I really like this movie - I've seen it before, and I also went to see the play version when I was in high school. A lot of my friends were in the performance, and I remember them being pretty incredible and really enjoying it. Since I remember going to see them, it makes me feel sort of nostalgic to watch this, like, "Awww, I miss that sort of stuff!" I guess it makes this movie feel a little closer to my heart, since it brings back nice memories.
The film is about a group of jurors who have to decide if a boy is guilty of murder or not. They all initially think he is guilty, but after much arguing and examining of evidence, they start to change their minds. The plot is great, since it is really interesting to see such an engaging courtroom drama. I think the movie is stunning, though, because of its use of a one-room set (I think there is a grand total of 3 minutes of footage shot outside of the jury room). It's like, as Ebert mentions, it was shot in real-time, because every bit of the process is shown. It feels like you are part of the jury, almost, since you learn the exact same information that all of the jurors know, and you wonder about what the verdict should be as well.
The movie is very famous for it's use of camera lenses. I actually didn't know too much about this, although I always noticed that the movie becomes very claustrophobic by the end. There is actually a technical reason for this, though. Ebert explains it, writing, "In planning the movie, he [Lumet] says, a "lens plot" occurred to him: To make the room seem smaller as the story continued, he gradually changed to lenses of longer focal lengths, so that the backgrounds seemed to close in on the characters" (Great Movies II, 4-5). When I read this, I sort of went "Ooohhh!" I saw this before I had been conditioned to look for camera angles and techniques, so I never noticed this before. It was really cool to learn how much thought and care that Lumet put into this film - it really pays off, and makes for an incredible movie that still feels exciting even today. Ebert mentions how much we learn about different camera angles and their effect in this film, and that's a really good point. It's very rare that movies have so little set and soundtrack and things of that nature, and in 12 Angry Men, we are left with only the lens choices and camera angles to help us feel out the mood in that room. It's very cool to think about that - Lumet was so talented, clearly.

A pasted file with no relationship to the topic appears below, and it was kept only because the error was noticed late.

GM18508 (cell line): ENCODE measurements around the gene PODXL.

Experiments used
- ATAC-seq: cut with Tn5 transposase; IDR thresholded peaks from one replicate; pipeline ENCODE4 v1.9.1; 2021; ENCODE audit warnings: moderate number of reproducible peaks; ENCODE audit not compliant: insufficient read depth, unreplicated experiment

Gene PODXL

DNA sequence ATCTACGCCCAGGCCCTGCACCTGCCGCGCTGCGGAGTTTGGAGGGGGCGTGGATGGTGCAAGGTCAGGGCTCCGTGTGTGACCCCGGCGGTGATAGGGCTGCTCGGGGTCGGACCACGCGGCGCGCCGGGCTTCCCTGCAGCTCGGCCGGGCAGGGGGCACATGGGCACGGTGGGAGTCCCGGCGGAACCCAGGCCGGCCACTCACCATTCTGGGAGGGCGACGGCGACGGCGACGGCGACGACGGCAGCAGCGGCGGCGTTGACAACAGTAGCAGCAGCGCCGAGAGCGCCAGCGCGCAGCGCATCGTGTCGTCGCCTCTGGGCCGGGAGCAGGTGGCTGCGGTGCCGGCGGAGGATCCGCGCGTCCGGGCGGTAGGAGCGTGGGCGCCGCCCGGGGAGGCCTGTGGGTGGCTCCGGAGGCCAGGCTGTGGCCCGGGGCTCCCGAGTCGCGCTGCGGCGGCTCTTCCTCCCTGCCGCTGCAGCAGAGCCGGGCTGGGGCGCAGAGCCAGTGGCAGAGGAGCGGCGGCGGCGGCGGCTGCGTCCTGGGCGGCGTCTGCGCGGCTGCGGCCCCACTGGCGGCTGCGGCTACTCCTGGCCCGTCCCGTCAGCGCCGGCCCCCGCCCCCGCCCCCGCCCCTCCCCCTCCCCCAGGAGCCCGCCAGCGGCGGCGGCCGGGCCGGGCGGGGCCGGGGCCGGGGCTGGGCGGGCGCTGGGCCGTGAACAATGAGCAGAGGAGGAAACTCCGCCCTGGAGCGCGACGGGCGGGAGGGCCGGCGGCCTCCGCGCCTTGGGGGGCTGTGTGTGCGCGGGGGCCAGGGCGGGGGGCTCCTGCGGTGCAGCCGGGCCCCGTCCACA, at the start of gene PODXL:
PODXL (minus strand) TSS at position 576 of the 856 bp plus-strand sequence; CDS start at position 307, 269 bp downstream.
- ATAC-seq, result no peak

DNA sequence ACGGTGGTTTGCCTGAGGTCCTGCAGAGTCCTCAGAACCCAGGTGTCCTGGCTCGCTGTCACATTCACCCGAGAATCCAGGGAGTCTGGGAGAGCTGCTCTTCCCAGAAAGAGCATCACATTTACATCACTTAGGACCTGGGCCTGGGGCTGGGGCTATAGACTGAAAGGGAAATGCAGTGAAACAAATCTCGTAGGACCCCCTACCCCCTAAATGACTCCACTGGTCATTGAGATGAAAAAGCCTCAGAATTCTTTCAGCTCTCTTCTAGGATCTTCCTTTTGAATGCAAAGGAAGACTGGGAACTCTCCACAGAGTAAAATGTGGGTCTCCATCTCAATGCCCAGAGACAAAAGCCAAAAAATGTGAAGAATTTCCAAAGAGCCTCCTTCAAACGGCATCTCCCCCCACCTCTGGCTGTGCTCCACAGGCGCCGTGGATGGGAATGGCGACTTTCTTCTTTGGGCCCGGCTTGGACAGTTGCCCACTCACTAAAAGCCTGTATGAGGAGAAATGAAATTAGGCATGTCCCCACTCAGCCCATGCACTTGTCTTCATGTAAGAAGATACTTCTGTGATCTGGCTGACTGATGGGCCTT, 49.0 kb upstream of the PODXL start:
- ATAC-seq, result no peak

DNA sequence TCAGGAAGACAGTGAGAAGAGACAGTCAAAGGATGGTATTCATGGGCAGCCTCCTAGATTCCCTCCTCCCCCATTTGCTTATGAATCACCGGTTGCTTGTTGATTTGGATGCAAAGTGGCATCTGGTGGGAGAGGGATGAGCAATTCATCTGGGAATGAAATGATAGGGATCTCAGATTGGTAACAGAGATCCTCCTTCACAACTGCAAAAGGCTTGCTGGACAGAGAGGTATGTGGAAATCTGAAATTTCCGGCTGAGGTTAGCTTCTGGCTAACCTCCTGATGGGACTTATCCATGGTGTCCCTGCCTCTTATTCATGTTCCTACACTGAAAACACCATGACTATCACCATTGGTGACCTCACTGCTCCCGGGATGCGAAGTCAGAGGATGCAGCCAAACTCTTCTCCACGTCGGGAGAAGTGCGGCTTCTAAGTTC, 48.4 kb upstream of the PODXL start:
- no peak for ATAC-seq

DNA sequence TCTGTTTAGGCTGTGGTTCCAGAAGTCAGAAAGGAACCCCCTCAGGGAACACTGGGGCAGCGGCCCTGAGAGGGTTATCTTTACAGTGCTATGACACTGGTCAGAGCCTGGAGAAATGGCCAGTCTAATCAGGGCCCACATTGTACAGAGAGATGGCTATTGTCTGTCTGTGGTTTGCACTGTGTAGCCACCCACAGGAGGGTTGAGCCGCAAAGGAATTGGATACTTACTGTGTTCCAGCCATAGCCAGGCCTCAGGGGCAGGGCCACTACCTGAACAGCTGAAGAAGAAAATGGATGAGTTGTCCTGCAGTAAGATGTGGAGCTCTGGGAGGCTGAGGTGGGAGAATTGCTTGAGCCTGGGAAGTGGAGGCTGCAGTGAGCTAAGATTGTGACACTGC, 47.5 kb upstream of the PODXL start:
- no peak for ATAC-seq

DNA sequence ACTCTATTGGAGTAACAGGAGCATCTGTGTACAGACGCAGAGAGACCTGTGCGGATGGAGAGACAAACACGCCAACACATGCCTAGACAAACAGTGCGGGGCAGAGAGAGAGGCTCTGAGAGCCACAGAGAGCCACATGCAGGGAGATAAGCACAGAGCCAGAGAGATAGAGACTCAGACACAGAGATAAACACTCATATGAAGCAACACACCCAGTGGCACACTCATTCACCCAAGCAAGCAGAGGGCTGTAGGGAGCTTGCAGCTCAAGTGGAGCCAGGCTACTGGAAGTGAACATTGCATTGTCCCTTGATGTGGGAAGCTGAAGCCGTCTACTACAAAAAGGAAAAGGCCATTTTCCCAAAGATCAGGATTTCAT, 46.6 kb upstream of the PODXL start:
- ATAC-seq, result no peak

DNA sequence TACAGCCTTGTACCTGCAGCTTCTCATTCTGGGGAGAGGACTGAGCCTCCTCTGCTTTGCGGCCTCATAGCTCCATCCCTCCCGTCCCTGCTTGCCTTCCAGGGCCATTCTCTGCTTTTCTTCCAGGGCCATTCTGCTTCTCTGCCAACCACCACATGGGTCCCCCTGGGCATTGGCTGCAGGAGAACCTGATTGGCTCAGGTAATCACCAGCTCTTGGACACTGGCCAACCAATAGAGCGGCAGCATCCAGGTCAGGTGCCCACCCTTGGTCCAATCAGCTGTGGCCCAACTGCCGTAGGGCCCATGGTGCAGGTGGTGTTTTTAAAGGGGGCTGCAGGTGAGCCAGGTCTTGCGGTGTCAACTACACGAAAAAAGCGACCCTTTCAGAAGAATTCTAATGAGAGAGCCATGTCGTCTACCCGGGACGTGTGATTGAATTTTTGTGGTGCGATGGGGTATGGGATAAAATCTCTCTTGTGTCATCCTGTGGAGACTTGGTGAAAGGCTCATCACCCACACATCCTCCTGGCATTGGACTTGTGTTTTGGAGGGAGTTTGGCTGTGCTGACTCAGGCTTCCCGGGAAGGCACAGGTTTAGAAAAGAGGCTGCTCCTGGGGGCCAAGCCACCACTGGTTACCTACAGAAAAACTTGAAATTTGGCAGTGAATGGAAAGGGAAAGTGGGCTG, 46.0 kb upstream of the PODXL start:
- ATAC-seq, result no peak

I think most people have seen this film, but it's really nice to watch it again. It's especially thought-provoking now, I think, to see the film started Sidney Lumet's wonderful career. Many people know his name, but sometimes people forget what films he made, since they are so varied in topic. It was also great to re-visit this film now that I'm more mature. When I first saw it was interesting but I had trouble pinning down what made it so special. Now I can - it's use of a small, confined set, the lack of names of jurors (even the defendant is only "the boy"), the use of camera lenses and angles. When you think of the challenges of making a film like this, it becomes more impressive than just it's surface-level plot. I hope you check this film out again, it's short and worth watching. Also, make sure you read Ebert's post he wrote about Sidney Lumet. He writes beautifully about his life and career.
Ebert's Great Movie Essay on 12 Angry Men
Sidney Lumet: In Memory, a post by Ebert